The mermaid Inn is the first building that you come to on leaving the quay on St Mary’s. You certainly don’t have to experience the might of an Atlantic storm to sense its proximity to the sea. With the front of the building on the beach, facing the harbour, the Mermaid Inn has water on two sides. For a pub sited on this marginal territory between land and sea, its name ‘The Mermaid Inn’ seems rather apt. This solid granite pile of four storeys has not always been known as the Mermaid, however, and nor was it always a public house.
The Mermaid Inn owes its construction to Thomas Johns Buxton. Born in 1826 on St Mary’s, Buxton grew up to become one of the islands’ main shipping agents, alongside John Banfied, during the second half of the nineteenth century. Though there is little record of his early life, the sparse information afforded by the 1861 census gives an idea of his success. In the census, Buxton is described as a “Ships Agent” with a wife and daughter, both called Mary and both born in Falmouth. With the young Mary Buxton’s age given as four years old, it seems likely that at some point, Thomas J Buxton was based in Falmouth himself. By 1861, the Buxton family were living in Hugh Street and were sufficiently well off to have two domestic servants living with them.
Buxton acted for various Scandinavian shipping companies and his name also appears as agent for the Scilly Isles Steam Navigation Company, which was formed in 1858. At various times, Buxton had shares in the pilot cutters Agnes, Argus, Atlantic and Rapid. He also owned two gigs, Cuckoo and the ill-fated Hound. Buxton’s house and office remains one of St Mary’s finest town houses, currently serving as the islands’ branch of Lloyd’s Bank. With its white-painted render and classical porch, it is the very model of respectability. Dated to the mid-nineteenth century, it was built specifically for Buxton.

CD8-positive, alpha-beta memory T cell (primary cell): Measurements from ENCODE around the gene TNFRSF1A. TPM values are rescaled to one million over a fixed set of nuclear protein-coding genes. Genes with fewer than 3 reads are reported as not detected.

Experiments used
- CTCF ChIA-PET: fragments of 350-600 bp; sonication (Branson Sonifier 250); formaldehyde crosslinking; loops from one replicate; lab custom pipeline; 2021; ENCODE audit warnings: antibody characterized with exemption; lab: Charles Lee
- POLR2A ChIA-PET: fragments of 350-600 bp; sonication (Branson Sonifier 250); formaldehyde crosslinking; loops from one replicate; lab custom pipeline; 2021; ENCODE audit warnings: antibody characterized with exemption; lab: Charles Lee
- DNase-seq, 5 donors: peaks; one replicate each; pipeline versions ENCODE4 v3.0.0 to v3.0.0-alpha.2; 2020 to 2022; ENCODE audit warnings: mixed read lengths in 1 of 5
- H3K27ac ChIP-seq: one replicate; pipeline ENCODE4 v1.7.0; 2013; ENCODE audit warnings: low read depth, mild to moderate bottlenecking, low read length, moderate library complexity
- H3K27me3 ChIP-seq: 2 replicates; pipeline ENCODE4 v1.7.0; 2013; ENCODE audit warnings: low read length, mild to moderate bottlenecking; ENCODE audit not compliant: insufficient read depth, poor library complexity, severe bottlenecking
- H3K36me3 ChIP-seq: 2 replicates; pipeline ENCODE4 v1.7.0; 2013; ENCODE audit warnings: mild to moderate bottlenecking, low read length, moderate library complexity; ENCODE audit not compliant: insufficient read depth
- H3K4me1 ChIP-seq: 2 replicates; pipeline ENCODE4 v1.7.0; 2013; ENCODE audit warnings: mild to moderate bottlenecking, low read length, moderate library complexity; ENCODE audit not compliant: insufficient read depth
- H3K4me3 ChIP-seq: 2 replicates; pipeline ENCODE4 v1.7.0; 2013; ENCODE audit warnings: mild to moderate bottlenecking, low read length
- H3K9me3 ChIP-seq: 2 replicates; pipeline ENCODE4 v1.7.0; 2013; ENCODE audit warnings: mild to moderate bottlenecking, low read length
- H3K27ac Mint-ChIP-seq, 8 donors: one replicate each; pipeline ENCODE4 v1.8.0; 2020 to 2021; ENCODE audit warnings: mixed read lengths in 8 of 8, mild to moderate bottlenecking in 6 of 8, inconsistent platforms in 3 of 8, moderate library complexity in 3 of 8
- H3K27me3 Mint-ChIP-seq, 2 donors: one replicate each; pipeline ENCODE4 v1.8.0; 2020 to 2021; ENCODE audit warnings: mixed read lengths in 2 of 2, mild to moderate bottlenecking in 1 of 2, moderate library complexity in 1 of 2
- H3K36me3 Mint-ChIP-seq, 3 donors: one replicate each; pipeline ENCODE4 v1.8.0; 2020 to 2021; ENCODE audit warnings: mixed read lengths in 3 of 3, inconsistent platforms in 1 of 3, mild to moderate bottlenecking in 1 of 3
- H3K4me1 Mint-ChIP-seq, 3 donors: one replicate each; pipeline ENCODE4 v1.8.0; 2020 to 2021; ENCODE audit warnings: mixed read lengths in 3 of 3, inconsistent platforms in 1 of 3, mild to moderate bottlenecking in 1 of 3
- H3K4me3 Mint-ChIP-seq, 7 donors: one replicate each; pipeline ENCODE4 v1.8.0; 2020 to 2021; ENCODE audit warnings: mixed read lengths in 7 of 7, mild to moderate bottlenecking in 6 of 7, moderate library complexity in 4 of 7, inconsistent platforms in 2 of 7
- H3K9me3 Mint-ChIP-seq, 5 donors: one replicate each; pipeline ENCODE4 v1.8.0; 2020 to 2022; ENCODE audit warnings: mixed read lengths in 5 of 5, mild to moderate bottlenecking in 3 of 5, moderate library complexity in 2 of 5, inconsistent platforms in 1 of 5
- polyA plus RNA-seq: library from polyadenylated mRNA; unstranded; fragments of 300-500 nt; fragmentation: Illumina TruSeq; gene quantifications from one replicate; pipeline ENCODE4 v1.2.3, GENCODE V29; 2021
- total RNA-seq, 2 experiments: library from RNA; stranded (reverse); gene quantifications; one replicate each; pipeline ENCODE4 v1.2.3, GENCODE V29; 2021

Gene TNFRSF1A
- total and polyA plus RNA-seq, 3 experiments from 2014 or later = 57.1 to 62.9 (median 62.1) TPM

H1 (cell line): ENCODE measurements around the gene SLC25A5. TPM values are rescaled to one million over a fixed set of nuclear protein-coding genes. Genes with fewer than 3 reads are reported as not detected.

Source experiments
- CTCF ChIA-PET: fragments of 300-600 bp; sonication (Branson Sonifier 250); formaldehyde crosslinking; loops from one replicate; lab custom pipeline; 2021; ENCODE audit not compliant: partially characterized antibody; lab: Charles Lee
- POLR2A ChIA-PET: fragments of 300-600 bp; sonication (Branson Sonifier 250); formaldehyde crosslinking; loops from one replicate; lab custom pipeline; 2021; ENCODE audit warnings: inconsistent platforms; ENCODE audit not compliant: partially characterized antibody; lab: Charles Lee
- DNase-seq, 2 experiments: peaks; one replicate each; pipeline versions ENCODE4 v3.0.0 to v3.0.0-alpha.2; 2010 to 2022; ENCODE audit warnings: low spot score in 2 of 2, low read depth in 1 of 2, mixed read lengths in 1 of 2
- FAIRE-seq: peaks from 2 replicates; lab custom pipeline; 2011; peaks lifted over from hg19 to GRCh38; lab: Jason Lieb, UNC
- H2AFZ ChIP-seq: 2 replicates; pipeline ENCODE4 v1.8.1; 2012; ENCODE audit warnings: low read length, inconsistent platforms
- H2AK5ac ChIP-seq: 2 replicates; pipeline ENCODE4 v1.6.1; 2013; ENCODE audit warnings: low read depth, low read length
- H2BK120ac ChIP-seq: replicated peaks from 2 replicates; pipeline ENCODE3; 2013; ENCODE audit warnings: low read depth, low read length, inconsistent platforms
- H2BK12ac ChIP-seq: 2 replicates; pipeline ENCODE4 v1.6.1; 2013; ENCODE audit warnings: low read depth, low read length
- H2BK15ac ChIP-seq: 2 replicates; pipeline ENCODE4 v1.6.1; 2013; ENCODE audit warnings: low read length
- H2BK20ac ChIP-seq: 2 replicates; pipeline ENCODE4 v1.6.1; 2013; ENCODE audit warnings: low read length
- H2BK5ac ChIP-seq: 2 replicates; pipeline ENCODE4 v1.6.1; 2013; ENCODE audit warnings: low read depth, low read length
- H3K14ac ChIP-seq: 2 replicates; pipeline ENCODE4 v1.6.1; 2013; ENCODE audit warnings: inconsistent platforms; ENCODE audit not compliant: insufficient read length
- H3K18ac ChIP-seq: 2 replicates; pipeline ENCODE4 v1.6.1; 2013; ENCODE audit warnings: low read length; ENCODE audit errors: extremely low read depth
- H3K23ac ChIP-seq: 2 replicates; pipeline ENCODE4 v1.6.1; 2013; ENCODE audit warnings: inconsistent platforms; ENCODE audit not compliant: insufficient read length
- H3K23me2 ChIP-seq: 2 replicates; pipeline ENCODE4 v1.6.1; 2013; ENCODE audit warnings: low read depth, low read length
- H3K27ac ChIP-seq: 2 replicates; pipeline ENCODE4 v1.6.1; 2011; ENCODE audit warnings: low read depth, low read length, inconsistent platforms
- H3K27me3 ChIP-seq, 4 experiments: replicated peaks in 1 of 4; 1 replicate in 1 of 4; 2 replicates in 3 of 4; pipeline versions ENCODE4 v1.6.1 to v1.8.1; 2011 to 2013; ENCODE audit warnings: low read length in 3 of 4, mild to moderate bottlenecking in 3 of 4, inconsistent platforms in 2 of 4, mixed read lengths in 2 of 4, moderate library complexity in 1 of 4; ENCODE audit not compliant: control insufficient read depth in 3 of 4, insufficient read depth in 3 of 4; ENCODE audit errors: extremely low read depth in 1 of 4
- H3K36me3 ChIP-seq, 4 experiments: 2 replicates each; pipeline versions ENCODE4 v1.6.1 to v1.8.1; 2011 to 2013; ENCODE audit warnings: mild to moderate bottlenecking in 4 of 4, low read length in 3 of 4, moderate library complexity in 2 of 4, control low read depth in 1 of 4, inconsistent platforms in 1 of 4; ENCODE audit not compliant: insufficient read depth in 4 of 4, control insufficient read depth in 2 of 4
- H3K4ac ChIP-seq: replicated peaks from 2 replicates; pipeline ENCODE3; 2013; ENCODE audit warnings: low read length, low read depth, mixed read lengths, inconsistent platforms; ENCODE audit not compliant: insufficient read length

The building of his family home was not the only construction work that Buxton commissioned. Around the same period, the Scillonian firm of John Jenkins and Sons their partners. Despite the occasional celebration, many more years were to pass before Buxton’s Store was transformed into a public house. After Thomas J Buxton died, the building was leased to other merchants including R Chirgwin and Son. Chirgwin’s was a grocery shop, which sold bread and cakes. Their bakery operated for some time from what was to become the Mermaid’s public bar. Downstairs, the cellar is believed to have been used as a fishing tackle shop.
It was not until 1954 that Buxton’s Store was finally to become The Mermaid Inn and St Mary’s could enjoy the opening of a new public house. The proprietor was a man by the name of R M Stephenson. Redeveloping the storerooms into a hostelry required some structural changes, dividing up warehouse spaces into smaller rooms, building new staircases and providing living quarters upstairs. The external walls of the old stores were also given a dramatic makeover with the addition of a new doorway and several new and large windows. Stephenson decorated his pub with all manner of nautical objects and paraphernalia, from fishing nets to ships’ wheels.